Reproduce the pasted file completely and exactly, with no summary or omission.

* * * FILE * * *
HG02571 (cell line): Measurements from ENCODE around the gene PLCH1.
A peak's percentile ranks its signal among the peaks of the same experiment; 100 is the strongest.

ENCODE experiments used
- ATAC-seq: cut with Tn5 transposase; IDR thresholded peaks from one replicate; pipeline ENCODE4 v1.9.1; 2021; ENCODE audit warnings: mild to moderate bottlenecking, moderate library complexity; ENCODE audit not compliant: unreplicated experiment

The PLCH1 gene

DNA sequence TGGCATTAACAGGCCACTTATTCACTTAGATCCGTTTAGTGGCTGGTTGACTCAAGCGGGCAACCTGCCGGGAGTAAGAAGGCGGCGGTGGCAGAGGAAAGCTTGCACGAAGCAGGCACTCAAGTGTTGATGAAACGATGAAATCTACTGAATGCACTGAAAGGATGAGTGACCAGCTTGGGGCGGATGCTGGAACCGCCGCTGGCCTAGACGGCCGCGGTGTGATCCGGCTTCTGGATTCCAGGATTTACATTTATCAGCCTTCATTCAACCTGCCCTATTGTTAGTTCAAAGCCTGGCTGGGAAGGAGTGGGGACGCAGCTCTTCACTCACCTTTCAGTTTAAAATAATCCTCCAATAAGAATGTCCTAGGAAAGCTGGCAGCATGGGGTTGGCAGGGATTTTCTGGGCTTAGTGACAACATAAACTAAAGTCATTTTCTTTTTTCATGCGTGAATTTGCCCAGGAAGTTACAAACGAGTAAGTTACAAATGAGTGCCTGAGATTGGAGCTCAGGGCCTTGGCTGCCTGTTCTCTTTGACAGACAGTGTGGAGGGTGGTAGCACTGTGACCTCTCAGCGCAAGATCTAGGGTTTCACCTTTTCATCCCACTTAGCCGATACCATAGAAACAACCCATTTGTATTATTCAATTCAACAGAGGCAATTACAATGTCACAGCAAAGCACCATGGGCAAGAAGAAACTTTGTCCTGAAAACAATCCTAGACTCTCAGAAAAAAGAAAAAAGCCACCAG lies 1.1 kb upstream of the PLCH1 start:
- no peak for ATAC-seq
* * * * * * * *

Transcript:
HG02571 (cell line): Measurements from ENCODE around the gene PLCH1.
A peak's percentile ranks its signal among the peaks of the same experiment; 100 is the strongest.

ENCODE experiments used
- ATAC-seq: cut with Tn5 transposase; IDR thresholded peaks from one replicate; pipeline ENCODE4 v1.9.1; 2021; ENCODE audit warnings: mild to moderate bottlenecking, moderate library complexity; ENCODE audit not compliant: unreplicated experiment

The PLCH1 gene

DNA sequence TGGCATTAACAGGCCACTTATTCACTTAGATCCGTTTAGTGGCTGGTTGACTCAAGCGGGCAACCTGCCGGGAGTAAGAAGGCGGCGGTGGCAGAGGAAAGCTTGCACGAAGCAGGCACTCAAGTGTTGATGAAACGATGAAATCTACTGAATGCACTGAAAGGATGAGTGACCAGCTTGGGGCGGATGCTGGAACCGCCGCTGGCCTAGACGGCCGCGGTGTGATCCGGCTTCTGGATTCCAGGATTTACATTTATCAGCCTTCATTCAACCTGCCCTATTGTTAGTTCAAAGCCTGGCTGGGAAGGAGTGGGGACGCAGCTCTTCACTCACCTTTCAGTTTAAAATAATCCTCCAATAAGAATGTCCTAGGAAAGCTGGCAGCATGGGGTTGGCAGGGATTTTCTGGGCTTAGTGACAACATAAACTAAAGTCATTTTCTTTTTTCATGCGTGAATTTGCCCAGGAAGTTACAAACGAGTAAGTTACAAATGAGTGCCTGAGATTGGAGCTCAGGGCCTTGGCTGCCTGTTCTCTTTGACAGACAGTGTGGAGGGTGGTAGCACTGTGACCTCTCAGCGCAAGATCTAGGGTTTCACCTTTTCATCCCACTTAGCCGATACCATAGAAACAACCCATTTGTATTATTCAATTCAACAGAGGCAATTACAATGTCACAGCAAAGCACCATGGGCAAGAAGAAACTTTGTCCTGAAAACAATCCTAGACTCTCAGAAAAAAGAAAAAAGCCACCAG lies 1.1 kb upstream of the PLCH1 start:
- no peak for ATAC-seq